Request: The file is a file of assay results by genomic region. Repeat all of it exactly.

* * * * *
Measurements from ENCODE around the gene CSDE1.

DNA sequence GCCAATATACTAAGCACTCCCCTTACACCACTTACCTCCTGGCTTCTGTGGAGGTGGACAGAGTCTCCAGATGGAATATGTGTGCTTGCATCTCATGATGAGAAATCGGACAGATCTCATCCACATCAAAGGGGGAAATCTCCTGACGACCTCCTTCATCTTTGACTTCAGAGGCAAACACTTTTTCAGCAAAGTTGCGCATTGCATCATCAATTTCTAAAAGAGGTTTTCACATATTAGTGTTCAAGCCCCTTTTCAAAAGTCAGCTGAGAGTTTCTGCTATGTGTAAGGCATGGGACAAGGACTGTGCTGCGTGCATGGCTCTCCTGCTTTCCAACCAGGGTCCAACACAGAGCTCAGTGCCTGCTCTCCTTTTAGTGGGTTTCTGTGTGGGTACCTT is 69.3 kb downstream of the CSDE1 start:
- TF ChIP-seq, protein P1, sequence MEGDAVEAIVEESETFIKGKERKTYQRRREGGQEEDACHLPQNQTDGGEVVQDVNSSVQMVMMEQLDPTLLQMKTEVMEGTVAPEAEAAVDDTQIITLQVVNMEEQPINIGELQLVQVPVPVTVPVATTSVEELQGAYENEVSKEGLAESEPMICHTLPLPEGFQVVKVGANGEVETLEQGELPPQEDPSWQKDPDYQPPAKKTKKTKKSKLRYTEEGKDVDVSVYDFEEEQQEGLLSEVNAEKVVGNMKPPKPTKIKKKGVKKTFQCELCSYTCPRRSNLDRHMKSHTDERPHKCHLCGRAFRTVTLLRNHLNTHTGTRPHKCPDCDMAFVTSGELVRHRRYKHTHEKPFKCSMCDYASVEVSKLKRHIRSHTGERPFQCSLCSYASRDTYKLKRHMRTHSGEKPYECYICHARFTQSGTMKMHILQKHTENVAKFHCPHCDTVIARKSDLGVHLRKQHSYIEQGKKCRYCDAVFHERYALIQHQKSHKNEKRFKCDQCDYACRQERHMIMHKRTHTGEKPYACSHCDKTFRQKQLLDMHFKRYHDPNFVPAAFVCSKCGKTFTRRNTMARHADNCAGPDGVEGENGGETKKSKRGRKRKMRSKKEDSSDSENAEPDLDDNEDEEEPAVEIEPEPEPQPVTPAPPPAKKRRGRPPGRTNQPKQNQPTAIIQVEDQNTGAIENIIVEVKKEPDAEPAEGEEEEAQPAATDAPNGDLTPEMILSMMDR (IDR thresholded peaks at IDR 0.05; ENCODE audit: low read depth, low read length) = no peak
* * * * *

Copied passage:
Measurements from ENCODE around the gene CSDE1.

DNA sequence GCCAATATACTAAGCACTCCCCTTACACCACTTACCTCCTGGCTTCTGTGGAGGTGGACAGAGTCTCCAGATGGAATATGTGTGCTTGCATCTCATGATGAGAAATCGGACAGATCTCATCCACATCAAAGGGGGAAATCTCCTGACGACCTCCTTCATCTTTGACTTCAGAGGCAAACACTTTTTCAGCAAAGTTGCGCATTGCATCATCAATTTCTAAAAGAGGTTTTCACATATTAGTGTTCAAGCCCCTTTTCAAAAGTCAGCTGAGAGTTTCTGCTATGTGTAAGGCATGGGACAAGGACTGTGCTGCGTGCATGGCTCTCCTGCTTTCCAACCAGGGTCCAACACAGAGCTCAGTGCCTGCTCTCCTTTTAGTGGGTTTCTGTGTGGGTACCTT is 69.3 kb downstream of the CSDE1 start:
- TF ChIP-seq, protein P1, sequence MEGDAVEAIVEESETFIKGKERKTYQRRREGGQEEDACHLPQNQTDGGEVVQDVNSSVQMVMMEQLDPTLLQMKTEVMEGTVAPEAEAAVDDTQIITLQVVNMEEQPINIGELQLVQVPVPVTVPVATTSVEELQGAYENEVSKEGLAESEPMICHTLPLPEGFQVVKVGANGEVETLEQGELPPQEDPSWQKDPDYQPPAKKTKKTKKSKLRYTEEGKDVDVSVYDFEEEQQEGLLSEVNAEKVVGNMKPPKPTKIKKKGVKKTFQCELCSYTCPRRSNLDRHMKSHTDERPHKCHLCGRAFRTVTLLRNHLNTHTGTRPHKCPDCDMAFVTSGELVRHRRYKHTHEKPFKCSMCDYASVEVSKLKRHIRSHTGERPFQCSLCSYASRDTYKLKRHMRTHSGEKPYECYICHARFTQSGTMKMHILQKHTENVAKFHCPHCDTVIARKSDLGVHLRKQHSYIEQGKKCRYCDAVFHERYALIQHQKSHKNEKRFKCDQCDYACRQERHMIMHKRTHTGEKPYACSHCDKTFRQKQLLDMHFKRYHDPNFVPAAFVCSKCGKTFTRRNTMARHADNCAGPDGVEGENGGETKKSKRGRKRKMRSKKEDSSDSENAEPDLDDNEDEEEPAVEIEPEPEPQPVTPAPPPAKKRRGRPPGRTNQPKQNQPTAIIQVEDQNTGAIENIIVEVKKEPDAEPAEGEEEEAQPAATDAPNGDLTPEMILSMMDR (IDR thresholded peaks at IDR 0.05; ENCODE audit: low read depth, low read length) = no peak